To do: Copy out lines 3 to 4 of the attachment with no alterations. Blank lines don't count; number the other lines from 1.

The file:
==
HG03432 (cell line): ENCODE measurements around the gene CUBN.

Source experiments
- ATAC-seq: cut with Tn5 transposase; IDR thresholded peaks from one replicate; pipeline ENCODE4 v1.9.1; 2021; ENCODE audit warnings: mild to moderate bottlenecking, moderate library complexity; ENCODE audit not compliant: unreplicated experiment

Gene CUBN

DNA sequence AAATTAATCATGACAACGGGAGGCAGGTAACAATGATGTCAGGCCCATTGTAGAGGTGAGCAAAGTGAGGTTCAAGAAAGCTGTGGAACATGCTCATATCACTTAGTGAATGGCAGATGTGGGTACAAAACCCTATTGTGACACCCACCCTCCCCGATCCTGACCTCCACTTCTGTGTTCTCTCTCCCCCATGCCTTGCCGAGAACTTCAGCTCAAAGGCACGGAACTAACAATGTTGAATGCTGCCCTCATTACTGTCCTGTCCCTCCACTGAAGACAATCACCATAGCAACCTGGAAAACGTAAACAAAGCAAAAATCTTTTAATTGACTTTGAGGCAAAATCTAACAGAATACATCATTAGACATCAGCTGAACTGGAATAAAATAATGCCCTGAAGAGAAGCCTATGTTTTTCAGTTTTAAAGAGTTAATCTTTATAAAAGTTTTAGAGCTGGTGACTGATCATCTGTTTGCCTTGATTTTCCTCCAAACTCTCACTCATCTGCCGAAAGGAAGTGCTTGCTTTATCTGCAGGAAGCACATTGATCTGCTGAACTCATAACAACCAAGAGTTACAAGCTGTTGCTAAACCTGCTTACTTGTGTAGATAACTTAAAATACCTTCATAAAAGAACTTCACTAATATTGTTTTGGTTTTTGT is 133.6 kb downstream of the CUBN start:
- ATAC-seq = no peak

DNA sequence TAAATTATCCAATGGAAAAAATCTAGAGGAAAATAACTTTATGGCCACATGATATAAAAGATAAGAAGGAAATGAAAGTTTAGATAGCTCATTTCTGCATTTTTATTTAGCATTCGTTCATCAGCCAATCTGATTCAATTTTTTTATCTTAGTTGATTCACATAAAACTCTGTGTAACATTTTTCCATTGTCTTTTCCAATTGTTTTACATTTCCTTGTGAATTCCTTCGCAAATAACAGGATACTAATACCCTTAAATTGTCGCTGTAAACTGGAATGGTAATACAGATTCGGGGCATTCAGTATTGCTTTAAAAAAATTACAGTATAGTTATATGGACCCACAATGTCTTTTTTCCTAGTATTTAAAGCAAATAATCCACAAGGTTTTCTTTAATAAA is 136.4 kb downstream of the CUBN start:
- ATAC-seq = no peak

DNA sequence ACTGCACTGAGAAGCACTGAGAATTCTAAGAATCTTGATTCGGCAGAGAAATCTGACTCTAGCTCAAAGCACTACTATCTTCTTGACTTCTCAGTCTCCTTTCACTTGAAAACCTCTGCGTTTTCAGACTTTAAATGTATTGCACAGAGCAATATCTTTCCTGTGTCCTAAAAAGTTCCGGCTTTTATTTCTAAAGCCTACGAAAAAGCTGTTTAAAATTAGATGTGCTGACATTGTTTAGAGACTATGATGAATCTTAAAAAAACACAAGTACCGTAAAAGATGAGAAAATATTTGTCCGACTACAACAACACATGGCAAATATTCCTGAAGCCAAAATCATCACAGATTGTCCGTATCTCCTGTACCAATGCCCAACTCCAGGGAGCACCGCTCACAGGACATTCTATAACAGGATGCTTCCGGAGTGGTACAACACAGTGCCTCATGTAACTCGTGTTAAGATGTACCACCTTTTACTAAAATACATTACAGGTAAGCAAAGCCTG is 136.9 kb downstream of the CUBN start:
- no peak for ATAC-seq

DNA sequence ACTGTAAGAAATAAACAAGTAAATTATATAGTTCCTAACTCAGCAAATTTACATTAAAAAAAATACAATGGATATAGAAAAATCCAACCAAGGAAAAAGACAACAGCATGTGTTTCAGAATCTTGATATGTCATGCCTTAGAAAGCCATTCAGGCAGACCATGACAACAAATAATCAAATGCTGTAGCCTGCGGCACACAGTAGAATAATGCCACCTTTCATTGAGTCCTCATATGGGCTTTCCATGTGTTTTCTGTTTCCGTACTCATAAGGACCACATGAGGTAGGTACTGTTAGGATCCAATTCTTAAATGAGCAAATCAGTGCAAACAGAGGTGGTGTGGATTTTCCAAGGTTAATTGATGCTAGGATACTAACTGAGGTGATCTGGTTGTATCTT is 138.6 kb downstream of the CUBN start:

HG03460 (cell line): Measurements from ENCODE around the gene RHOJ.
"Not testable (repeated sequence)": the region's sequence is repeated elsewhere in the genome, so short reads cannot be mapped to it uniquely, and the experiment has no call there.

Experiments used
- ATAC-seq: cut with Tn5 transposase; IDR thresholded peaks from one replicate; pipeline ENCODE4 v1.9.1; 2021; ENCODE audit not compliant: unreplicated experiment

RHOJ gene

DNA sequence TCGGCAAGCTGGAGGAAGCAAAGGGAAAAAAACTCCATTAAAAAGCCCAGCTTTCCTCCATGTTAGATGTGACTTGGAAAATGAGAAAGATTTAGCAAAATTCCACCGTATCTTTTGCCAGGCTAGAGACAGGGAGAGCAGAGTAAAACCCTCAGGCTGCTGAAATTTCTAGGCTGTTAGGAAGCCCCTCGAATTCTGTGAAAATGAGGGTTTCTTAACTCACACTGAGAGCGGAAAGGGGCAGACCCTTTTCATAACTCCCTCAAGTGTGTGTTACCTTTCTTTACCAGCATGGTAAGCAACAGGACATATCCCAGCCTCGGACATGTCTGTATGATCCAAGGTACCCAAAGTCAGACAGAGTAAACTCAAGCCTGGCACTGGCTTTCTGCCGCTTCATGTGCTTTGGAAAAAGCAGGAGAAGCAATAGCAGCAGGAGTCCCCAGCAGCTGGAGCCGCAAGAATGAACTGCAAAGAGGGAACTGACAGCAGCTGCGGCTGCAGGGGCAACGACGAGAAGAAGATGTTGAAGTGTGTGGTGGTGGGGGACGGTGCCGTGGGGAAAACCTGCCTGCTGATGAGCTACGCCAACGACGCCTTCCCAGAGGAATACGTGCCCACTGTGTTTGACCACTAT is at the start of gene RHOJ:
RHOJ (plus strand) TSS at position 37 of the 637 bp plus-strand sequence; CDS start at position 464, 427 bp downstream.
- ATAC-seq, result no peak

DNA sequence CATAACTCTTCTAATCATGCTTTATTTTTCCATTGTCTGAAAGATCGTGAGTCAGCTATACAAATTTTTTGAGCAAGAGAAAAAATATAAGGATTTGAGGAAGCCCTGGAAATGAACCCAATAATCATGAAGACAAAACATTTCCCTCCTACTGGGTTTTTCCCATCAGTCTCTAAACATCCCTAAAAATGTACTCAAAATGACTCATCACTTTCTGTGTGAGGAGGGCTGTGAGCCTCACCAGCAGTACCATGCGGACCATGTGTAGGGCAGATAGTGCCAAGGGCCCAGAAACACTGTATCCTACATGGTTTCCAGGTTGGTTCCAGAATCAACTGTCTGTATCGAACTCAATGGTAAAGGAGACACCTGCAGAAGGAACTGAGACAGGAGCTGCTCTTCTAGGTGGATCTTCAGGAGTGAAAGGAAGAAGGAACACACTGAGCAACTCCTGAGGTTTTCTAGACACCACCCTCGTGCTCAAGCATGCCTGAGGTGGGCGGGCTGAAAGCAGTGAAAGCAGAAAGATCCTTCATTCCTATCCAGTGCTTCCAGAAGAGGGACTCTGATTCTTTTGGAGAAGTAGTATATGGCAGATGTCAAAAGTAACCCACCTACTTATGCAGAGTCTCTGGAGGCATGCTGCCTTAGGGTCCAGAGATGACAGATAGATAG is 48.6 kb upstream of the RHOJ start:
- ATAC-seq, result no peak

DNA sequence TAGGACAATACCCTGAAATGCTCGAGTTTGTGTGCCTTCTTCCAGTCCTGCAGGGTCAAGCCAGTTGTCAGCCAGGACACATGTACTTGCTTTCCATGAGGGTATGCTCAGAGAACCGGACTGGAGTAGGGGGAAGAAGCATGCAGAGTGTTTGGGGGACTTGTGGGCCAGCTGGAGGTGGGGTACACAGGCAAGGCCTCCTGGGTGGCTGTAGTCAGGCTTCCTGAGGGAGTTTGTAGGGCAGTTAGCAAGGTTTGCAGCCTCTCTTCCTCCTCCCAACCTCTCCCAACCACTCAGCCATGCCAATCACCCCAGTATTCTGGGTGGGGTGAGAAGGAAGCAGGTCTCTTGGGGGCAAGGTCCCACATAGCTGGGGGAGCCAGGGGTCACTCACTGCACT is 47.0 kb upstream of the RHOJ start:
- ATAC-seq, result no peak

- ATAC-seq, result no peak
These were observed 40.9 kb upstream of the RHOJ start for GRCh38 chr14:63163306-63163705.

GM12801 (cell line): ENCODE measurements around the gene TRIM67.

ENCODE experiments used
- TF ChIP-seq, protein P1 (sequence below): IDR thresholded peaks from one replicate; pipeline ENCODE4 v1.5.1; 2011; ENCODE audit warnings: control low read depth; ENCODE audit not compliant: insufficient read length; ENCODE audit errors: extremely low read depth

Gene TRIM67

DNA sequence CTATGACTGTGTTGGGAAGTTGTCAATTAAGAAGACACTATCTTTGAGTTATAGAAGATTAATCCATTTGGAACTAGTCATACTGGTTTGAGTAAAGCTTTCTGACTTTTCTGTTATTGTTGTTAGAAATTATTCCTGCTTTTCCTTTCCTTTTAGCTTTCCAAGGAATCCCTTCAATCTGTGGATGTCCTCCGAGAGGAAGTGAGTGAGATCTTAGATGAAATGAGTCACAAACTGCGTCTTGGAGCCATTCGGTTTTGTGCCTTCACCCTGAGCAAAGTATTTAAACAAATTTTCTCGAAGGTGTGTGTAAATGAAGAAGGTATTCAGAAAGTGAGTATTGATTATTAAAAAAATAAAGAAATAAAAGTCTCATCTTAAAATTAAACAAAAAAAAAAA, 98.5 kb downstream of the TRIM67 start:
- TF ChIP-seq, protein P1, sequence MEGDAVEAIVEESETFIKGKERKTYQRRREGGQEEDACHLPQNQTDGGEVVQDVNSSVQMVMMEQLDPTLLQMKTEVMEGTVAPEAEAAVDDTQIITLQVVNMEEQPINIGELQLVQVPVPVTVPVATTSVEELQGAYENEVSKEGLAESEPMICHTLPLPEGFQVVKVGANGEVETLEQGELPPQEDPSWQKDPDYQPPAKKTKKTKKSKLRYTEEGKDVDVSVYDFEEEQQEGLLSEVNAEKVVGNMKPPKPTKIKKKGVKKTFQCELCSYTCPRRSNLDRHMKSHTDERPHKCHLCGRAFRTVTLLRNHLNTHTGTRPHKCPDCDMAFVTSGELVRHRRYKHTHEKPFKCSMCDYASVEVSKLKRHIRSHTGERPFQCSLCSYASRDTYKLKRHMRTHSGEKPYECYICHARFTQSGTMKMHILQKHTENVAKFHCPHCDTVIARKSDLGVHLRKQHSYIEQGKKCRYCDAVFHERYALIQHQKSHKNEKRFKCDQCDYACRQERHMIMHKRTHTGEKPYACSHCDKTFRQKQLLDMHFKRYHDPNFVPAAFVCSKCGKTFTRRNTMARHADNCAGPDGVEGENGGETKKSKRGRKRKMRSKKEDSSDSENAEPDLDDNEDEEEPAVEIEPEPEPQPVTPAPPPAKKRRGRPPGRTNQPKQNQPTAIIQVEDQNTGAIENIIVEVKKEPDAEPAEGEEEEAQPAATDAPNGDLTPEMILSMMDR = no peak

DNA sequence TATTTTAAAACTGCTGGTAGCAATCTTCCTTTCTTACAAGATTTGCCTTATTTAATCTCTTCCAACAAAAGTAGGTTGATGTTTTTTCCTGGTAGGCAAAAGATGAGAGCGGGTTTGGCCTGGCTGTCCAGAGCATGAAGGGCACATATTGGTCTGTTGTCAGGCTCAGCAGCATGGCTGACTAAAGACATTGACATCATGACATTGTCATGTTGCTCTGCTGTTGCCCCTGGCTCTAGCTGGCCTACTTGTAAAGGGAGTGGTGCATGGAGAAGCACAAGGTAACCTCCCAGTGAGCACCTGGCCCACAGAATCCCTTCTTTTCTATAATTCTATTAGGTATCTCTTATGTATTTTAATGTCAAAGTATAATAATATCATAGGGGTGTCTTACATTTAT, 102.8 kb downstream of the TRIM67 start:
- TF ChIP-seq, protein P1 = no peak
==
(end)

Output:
- ATAC-seq: cut with Tn5 transposase; IDR thresholded peaks from one replicate; pipeline ENCODE4 v1.9.1; 2021; ENCODE audit warnings: mild to moderate bottlenecking, moderate library complexity; ENCODE audit not compliant: unreplicated experiment

Gene CUBN